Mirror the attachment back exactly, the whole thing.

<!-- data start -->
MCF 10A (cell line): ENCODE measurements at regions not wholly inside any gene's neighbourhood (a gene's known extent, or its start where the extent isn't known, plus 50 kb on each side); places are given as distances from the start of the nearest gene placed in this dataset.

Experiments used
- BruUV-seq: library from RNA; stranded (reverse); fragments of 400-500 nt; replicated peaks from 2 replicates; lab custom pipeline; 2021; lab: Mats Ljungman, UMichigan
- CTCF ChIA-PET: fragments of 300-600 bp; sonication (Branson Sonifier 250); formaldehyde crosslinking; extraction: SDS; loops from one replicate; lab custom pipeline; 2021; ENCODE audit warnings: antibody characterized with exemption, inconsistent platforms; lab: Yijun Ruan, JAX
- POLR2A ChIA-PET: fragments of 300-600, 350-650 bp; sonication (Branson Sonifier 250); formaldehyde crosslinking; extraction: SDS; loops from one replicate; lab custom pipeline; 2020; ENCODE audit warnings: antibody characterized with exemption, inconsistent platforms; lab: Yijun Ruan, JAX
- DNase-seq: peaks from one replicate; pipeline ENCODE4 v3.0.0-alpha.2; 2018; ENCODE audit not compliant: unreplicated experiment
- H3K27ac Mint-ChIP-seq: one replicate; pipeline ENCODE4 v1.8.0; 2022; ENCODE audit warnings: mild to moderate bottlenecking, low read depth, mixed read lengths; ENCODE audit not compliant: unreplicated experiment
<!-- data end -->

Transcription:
MCF 10A (cell line): ENCODE measurements at regions not wholly inside any gene's neighbourhood (a gene's known extent, or its start where the extent isn't known, plus 50 kb on each side); places are given as distances from the start of the nearest gene placed in this dataset.

Experiments used
- BruUV-seq: library from RNA; stranded (reverse); fragments of 400-500 nt; replicated peaks from 2 replicates; lab custom pipeline; 2021; lab: Mats Ljungman, UMichigan
- CTCF ChIA-PET: fragments of 300-600 bp; sonication (Branson Sonifier 250); formaldehyde crosslinking; extraction: SDS; loops from one replicate; lab custom pipeline; 2021; ENCODE audit warnings: antibody characterized with exemption, inconsistent platforms; lab: Yijun Ruan, JAX
- POLR2A ChIA-PET: fragments of 300-600, 350-650 bp; sonication (Branson Sonifier 250); formaldehyde crosslinking; extraction: SDS; loops from one replicate; lab custom pipeline; 2020; ENCODE audit warnings: antibody characterized with exemption, inconsistent platforms; lab: Yijun Ruan, JAX
- DNase-seq: peaks from one replicate; pipeline ENCODE4 v3.0.0-alpha.2; 2018; ENCODE audit not compliant: unreplicated experiment
- H3K27ac Mint-ChIP-seq: one replicate; pipeline ENCODE4 v1.8.0; 2022; ENCODE audit warnings: mild to moderate bottlenecking, low read depth, mixed read lengths; ENCODE audit not compliant: unreplicated experiment